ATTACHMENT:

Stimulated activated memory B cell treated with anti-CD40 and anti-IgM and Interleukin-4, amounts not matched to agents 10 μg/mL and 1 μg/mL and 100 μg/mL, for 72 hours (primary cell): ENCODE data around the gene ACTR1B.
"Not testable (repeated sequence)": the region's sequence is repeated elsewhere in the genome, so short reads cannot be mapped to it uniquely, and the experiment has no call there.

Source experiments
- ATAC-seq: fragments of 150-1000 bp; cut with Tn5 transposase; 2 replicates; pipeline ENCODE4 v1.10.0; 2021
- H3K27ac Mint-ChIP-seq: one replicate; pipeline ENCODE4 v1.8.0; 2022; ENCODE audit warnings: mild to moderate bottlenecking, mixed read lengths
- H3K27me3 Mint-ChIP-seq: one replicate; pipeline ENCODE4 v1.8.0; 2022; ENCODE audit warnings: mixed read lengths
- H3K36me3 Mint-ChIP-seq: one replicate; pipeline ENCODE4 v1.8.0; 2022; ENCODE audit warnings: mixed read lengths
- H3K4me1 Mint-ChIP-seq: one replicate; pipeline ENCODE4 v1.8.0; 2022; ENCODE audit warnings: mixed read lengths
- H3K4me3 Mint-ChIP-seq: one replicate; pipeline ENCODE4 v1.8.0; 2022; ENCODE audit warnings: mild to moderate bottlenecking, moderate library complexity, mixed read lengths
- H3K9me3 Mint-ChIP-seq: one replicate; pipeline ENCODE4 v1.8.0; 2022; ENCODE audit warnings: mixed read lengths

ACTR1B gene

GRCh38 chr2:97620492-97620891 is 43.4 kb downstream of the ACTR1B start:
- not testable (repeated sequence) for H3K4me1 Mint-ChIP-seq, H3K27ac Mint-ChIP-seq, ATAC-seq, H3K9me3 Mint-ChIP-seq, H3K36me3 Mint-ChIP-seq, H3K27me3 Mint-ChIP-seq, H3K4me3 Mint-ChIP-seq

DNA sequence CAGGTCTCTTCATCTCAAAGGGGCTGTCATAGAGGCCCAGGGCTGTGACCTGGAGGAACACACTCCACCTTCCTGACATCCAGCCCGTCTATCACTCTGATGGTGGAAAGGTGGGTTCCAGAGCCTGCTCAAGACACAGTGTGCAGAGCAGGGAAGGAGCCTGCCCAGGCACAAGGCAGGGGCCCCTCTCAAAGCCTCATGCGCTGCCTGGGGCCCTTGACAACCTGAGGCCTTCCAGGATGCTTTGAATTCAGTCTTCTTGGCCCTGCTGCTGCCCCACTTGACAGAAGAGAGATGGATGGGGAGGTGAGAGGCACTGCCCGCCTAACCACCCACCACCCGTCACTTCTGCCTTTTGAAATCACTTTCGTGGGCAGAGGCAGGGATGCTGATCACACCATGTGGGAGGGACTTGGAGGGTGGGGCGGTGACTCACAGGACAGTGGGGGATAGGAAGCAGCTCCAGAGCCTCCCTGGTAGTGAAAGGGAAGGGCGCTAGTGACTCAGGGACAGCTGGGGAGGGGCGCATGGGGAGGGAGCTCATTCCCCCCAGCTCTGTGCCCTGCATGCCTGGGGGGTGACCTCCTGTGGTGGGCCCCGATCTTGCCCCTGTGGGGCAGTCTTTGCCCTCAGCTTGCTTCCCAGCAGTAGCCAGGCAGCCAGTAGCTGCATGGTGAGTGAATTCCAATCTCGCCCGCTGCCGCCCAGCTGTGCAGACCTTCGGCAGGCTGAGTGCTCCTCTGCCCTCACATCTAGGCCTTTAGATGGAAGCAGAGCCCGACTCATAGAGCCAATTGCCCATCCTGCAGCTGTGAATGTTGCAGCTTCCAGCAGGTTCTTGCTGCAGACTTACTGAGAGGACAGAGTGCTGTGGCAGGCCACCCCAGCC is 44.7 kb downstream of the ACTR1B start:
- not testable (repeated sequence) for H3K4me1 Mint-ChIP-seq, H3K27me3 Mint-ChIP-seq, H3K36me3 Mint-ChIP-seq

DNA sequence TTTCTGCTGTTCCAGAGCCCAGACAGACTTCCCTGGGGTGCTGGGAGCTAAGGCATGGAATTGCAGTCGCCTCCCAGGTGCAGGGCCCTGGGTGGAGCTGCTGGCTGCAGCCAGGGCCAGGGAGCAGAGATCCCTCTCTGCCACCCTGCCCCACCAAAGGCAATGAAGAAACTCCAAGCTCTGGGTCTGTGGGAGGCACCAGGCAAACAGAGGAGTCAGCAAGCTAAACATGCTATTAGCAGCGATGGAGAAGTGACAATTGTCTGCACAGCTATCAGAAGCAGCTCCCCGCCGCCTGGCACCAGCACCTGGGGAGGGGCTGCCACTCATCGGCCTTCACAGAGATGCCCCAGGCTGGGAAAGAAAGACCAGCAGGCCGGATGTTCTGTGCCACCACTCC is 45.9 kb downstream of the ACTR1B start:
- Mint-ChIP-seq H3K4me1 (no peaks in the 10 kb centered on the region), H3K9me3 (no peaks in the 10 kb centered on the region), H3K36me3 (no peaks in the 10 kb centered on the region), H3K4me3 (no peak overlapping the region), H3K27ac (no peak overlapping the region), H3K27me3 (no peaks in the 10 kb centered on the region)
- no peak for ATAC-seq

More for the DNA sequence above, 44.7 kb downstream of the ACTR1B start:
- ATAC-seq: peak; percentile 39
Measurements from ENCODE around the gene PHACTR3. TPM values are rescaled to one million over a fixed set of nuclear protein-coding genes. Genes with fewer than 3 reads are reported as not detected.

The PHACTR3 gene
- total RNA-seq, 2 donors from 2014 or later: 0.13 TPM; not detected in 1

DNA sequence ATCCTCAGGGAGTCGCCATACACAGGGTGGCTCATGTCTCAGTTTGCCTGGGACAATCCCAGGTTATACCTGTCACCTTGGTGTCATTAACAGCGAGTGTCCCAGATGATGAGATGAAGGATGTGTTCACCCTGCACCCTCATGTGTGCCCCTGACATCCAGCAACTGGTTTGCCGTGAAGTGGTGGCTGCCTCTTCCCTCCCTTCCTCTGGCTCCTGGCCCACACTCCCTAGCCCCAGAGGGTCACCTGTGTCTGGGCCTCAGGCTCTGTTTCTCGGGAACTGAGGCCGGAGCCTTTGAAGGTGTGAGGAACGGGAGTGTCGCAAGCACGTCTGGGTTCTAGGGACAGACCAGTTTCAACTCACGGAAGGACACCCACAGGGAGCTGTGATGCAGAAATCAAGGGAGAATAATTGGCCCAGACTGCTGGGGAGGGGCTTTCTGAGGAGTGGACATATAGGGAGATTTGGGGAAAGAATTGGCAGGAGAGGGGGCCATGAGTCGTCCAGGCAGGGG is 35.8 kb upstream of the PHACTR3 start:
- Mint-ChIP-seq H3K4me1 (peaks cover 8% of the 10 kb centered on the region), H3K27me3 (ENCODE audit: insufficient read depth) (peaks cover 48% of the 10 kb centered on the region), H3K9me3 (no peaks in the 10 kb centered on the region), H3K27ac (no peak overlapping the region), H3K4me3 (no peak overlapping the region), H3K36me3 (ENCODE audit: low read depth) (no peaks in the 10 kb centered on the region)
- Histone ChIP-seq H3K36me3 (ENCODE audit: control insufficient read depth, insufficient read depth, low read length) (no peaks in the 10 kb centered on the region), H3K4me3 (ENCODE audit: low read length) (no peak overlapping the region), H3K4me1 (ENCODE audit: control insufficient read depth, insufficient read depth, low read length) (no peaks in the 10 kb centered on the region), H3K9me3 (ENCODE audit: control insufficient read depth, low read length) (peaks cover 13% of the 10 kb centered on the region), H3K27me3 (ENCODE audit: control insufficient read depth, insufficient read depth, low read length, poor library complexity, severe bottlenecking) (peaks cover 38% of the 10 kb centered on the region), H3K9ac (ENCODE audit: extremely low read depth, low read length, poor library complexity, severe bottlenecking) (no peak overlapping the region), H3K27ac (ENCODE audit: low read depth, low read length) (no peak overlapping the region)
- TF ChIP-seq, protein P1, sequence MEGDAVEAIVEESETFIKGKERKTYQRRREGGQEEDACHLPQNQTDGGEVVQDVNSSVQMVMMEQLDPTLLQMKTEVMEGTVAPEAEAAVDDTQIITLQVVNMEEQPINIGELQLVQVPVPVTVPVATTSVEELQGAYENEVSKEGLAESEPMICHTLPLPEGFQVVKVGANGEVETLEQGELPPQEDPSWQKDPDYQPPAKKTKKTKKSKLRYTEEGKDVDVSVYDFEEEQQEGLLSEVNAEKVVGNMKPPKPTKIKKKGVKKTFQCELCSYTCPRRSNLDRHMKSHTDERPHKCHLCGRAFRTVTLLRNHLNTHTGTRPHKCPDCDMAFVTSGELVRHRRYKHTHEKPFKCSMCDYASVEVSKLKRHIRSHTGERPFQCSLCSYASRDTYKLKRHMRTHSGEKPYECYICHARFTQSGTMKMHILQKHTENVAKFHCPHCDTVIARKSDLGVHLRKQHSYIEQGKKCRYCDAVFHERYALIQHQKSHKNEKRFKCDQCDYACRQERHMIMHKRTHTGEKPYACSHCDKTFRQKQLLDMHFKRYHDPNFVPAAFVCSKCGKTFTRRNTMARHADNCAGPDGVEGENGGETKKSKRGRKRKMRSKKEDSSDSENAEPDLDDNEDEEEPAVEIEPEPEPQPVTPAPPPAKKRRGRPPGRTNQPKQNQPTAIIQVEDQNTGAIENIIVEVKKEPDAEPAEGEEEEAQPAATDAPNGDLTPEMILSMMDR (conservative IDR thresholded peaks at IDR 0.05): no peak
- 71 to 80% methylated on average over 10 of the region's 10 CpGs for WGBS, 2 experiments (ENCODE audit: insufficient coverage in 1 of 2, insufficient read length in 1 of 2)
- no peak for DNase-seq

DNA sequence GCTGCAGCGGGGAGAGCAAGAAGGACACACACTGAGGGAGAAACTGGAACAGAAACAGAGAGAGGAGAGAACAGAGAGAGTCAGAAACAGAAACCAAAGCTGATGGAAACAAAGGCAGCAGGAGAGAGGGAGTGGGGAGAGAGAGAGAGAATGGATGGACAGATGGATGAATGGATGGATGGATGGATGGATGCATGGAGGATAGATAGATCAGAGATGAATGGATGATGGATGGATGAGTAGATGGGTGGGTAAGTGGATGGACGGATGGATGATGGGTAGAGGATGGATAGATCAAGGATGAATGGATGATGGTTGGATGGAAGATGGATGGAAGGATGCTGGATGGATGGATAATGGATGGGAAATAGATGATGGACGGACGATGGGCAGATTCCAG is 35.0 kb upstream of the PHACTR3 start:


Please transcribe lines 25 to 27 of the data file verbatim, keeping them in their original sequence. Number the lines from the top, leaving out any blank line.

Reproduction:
- Mint-ChIP-seq H3K4me1 (peaks cover 8% of the 10 kb centered on the region), H3K27me3 (ENCODE audit: insufficient read depth) (peaks cover 48% of the 10 kb centered on the region), H3K9me3 (no peaks in the 10 kb centered on the region), H3K27ac (no peak overlapping the region), H3K4me3 (no peak overlapping the region), H3K36me3 (ENCODE audit: low read depth) (no peaks in the 10 kb centered on the region)
- Histone ChIP-seq H3K36me3 (ENCODE audit: control insufficient read depth, insufficient read depth, low read length) (no peaks in the 10 kb centered on the region), H3K4me3 (ENCODE audit: low read length) (no peak overlapping the region), H3K4me1 (ENCODE audit: control insufficient read depth, insufficient read depth, low read length) (no peaks in the 10 kb centered on the region), H3K9me3 (ENCODE audit: control insufficient read depth, low read length) (peaks cover 13% of the 10 kb centered on the region), H3K27me3 (ENCODE audit: control insufficient read depth, insufficient read depth, low read length, poor library complexity, severe bottlenecking) (peaks cover 38% of the 10 kb centered on the region), H3K9ac (ENCODE audit: extremely low read depth, low read length, poor library complexity, severe bottlenecking) (no peak overlapping the region), H3K27ac (ENCODE audit: low read depth, low read length) (no peak overlapping the region)
- TF ChIP-seq, protein P1, sequence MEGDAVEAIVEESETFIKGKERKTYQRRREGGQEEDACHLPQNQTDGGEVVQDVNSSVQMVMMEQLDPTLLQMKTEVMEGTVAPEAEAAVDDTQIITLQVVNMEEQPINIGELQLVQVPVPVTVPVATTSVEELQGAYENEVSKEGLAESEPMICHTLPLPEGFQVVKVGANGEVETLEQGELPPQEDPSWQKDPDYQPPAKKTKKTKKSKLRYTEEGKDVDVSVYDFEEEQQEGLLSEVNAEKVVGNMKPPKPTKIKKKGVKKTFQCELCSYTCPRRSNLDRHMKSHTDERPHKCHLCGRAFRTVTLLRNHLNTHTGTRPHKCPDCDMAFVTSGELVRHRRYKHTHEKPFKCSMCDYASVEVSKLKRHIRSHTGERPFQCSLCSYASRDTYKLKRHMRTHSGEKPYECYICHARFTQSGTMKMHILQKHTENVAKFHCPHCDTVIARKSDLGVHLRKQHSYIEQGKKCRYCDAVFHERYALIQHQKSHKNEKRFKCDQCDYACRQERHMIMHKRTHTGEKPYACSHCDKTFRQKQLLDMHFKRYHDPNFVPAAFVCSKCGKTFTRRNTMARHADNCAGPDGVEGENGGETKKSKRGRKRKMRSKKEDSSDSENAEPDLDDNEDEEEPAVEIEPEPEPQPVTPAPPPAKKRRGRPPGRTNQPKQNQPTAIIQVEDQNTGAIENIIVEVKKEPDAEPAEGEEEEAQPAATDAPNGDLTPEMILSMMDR (conservative IDR thresholded peaks at IDR 0.05): no peak